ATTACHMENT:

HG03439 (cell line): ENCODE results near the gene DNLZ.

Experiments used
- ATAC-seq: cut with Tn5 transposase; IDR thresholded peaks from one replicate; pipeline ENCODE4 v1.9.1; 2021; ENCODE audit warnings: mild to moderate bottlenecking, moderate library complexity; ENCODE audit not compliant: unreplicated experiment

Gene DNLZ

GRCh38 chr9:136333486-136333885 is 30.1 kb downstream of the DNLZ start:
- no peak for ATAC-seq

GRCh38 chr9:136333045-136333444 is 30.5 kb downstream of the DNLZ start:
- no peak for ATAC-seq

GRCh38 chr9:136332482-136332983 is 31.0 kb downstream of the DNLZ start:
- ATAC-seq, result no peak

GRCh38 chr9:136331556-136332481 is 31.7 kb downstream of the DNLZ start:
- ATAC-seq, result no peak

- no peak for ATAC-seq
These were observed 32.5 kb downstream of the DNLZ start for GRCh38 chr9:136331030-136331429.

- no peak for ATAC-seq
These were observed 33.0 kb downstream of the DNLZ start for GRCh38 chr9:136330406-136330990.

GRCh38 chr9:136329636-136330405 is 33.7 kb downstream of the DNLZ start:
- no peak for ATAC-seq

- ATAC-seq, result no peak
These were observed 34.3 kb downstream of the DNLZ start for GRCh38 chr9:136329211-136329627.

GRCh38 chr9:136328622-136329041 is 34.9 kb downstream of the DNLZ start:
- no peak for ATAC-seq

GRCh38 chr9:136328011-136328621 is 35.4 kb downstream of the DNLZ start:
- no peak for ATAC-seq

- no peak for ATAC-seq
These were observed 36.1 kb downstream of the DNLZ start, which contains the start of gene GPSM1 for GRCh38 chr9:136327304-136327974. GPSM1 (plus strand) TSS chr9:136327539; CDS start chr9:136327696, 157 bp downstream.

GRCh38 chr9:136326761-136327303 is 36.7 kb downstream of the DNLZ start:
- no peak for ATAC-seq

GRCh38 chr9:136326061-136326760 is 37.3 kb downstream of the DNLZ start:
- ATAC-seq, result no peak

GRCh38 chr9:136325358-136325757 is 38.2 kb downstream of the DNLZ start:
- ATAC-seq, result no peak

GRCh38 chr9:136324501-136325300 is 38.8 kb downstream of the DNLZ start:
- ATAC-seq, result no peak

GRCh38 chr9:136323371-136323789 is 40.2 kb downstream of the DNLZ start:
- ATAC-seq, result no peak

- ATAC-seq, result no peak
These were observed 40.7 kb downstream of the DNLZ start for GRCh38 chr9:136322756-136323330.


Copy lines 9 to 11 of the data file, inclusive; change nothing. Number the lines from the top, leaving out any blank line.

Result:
GRCh38 chr9:136332482-136332983 is 31.0 kb downstream of the DNLZ start:
- ATAC-seq, result no peak

GRCh38 chr9:136331556-136332481 is 31.7 kb downstream of the DNLZ start: